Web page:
Super Bowls Are for Heavyweights: How the ATL Falcons Can Get Bigger Up Front

Christopher BehelerCorrespondent IIIFebruary 1, 2013

NEW ORLEANS, LA - NOVEMBER 11:  Justin Blalock #63, Todd McClure #62, and  Luke McCown #12 of the Atlanta Falcons walk off the field after being defeated by the New Orleans Saints at The Mercedes-Benz Superdome on November 11, 2012 in New Orleans, Louisiana.  (Photo by Chris Graythen/Getty Images)
Chris Graythen/Getty Images

The Atlanta Falcons found out the distance between competing in and watching the Super Bowl was just a few yards. That lesson could lead to a future appearance. The two teams playing in Super Bowl XLVII provide a heavyweight example.

And one the Falcons are surprisingly close to following.

The San Francisco 49ers and Baltimore Ravens have something in common. They know the value of anchoring the ball. On both sides of the line, big bodies will be lining up over the ball. And while mass will not always trump talent, the results are clearly visible.


It Starts in the Middle

The 49ers have one of, if not the best, offensive lines in the NFL. Anyone who has seen the 49ers offensive line at work would find that hard to argue. Stout in both pass protection and creating rushing lanes, these big bodies wear down a defense.

The 49ers' O-line has as much skill as it has meat. The starting five are well coached and execute well, but when the physical makeup is examined, the design becomes evident.

It all starts with center Jonathan Goodwin. Goodwin is the closest player to the ball on every offensive series. He seems to have the ideal build for a center, packing 318 lbs onto his 6'3" frame.

The Ravens' offensive line is impressive as well. It also begins with their center, Matt Birk.

Birk might be a little slimmer than Goodwin, carrying his 310 lbs on a 6'4" frame, but he can still eat plenty of space.

Both the 49ers and Ravens run a 3-4 defense, and the philosophy of anchoring the ball carries over. The 49ers put nose tackle Isaac Sopoaga directly against the snapper. Sopoaga crams 330 lbs onto a 6'2" skeleton; that is a lot of horizontal mass.

Not to be outdone, the Ravens go even bigger. Nose tackle Ma'ake Kemoeatu is larger than most centers in the league—as his 6'5" frame crushes the scales at 364 lbs. Kemoeatu could fall over and block two running lanes.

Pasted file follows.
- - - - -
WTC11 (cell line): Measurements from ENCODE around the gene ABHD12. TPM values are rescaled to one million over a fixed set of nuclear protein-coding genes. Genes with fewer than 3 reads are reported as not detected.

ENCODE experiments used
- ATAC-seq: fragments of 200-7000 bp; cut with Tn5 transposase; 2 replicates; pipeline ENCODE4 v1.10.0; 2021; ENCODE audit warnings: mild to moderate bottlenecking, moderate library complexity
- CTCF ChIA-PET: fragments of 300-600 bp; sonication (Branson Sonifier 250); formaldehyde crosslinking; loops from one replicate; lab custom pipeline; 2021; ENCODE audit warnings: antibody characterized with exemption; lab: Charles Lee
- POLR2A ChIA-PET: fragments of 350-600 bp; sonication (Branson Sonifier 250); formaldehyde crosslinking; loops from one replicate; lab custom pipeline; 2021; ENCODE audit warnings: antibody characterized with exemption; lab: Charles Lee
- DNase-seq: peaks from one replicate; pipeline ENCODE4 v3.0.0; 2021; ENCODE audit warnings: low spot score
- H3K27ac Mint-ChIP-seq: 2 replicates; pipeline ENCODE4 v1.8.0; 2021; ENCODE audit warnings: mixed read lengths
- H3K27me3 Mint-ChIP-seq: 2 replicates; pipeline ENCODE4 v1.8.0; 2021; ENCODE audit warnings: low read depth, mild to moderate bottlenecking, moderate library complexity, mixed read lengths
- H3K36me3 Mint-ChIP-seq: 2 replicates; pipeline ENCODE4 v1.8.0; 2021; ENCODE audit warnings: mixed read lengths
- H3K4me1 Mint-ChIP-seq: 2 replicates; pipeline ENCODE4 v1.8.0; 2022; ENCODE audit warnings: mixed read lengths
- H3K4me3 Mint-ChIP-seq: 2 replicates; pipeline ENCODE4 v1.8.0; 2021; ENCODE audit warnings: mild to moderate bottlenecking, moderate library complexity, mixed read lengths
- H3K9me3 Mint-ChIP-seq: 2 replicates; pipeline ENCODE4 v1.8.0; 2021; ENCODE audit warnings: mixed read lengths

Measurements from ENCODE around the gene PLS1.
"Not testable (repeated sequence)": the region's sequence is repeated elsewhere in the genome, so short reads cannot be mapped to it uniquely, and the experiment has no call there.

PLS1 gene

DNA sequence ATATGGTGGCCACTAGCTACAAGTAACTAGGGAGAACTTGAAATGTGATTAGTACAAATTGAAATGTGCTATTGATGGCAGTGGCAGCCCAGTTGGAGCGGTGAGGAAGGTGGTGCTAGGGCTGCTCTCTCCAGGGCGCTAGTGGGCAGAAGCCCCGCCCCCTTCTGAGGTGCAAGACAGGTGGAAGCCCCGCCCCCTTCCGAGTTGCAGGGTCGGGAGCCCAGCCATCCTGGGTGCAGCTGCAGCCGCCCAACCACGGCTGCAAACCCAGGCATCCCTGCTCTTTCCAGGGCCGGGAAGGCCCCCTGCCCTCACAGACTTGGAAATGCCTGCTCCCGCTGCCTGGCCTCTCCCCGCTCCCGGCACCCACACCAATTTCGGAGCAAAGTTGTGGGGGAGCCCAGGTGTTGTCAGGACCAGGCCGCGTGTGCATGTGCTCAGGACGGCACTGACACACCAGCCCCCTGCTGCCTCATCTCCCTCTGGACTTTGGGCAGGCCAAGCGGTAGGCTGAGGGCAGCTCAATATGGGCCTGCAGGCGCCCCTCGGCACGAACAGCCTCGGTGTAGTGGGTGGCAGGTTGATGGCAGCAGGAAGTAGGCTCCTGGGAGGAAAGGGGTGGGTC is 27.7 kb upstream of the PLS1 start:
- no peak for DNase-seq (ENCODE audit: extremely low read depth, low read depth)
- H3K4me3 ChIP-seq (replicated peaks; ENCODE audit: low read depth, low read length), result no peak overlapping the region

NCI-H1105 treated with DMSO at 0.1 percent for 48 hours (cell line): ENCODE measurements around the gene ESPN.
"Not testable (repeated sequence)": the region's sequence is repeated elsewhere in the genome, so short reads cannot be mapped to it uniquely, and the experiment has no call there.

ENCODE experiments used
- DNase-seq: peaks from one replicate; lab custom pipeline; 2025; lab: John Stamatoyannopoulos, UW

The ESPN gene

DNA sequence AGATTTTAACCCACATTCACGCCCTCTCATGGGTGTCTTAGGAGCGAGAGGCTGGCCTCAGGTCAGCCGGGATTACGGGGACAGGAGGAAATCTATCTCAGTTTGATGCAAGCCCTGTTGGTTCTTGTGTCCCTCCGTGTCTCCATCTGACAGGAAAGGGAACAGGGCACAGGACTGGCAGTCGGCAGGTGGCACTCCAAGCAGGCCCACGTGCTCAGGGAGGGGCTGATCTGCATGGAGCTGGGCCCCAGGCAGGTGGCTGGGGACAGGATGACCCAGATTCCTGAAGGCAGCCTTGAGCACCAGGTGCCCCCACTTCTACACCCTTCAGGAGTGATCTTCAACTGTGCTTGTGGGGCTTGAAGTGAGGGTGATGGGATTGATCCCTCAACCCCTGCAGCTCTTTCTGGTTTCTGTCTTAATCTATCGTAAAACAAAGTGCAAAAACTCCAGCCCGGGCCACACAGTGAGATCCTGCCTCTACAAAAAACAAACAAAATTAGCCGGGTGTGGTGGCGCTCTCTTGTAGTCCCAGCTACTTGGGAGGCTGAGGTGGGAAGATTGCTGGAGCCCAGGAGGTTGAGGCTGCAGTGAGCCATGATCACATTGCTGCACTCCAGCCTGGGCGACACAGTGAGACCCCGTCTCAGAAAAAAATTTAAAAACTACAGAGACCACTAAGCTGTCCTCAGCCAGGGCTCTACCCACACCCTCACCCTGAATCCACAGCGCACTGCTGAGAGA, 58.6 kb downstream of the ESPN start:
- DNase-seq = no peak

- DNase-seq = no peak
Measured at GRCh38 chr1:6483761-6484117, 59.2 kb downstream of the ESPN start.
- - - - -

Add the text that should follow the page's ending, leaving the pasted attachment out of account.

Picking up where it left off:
Building a Wall

Both Super Bowl teams put a premium on protecting the quarterback's blindside.

Left guard Mike Iupati and left tackle Joe Staley combine for 646 lbs of protection for 49ers QB Colin Kaepernick. The 49ers shift 623 lbs to the right side of the line.

The Ravens go even bigger when protecting QB Joe Flacco. Ravens left guard Kelechi Osemele and left tackle Bryant McKinnie flatten the turf with 693 lbs of blocking power. The Ravens have 630 lbs to the centers right.


Sizing Up the Falcons

For all the fanfare about size, the Falcons are actually not too far behind. The Falcons' o-line weighs in at a combines 1,577 lbs. This is just 10 lbs behind the 49ers and 46 lbs behind the Ravens. How the weight is spread out is the difference.

The Falcons weigh in at 636 lbs to the left of center, Todd McClure. To McClure's right, the Falcons combine for 645 lbs.

Comparing the three offensive lines, the Falcons are the lightest on the blind side and the heaviest on the right.

As for McClure, his 296 lbs seems almost petite compared to the rest of the starters. He's the only starter on all the teams that is below 300 lbs.


The Falcons are harder to compare on defense. They utilize a 4-3 scheme that does not use a designated nose tackle. They also don't have a defensive starter that tips the scale at over 300 lbs. Jonathan Babineaux come the closest at 296 lbs.


Planning For the Future

Much like the loss to San Francisco, the Falcons find themselves closer to a Super Bowl than expected. The road map is there, and there are only a few turns to be made.

McClure might be near the end of his tenure in Atlanta. Peter Konz showed some talent at right guard, but was drafted to eventually play center. Konz has 18 lbs on McClure and room to grow. Most likely, the Falcons already have the offensive anchor for years to come.

The Falcons can find a replacement guard late in the draft or through free agency.

On defense, the Falcons might want to consider a space-eater for the line. They rely on a heavy rotation of the defensive line, so it would be hard to accumulate too many linemen. Having a heavyweight could help, especially in prevent situations where the Falcons only rush three down-linemen.

In the end, some added pounds are definitely needed. The Falcons need to force opponents to do some of the heavy-lifting, just like they do every week. In a game that comes down to a few yards, the Falcons would be best served by dropping a few dollars and picking up a few pounds.